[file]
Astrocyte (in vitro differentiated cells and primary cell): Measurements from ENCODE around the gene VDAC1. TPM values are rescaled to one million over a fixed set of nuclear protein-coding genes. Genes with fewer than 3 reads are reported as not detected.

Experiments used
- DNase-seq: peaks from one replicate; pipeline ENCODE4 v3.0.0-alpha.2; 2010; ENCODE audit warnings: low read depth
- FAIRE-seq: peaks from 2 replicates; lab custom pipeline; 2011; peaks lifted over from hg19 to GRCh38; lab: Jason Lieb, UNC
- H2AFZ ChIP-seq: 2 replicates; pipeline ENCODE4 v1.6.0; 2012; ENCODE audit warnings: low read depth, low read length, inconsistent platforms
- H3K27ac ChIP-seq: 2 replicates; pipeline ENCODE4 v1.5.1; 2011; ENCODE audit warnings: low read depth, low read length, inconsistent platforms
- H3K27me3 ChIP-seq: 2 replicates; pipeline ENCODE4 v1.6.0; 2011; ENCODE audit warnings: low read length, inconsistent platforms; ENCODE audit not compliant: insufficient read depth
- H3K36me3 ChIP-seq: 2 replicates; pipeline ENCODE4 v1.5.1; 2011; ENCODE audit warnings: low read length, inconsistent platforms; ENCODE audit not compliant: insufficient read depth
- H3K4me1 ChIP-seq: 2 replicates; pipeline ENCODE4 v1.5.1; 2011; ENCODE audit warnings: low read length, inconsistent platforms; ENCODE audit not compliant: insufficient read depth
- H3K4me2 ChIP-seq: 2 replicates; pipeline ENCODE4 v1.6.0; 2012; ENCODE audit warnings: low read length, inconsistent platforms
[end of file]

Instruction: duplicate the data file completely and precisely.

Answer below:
Astrocyte (in vitro differentiated cells and primary cell): Measurements from ENCODE around the gene VDAC1. TPM values are rescaled to one million over a fixed set of nuclear protein-coding genes. Genes with fewer than 3 reads are reported as not detected.

Experiments used
- DNase-seq: peaks from one replicate; pipeline ENCODE4 v3.0.0-alpha.2; 2010; ENCODE audit warnings: low read depth
- FAIRE-seq: peaks from 2 replicates; lab custom pipeline; 2011; peaks lifted over from hg19 to GRCh38; lab: Jason Lieb, UNC
- H2AFZ ChIP-seq: 2 replicates; pipeline ENCODE4 v1.6.0; 2012; ENCODE audit warnings: low read depth, low read length, inconsistent platforms
- H3K27ac ChIP-seq: 2 replicates; pipeline ENCODE4 v1.5.1; 2011; ENCODE audit warnings: low read depth, low read length, inconsistent platforms
- H3K27me3 ChIP-seq: 2 replicates; pipeline ENCODE4 v1.6.0; 2011; ENCODE audit warnings: low read length, inconsistent platforms; ENCODE audit not compliant: insufficient read depth
- H3K36me3 ChIP-seq: 2 replicates; pipeline ENCODE4 v1.5.1; 2011; ENCODE audit warnings: low read length, inconsistent platforms; ENCODE audit not compliant: insufficient read depth
- H3K4me1 ChIP-seq: 2 replicates; pipeline ENCODE4 v1.5.1; 2011; ENCODE audit warnings: low read length, inconsistent platforms; ENCODE audit not compliant: insufficient read depth
- H3K4me2 ChIP-seq: 2 replicates; pipeline ENCODE4 v1.6.0; 2012; ENCODE audit warnings: low read length, inconsistent platforms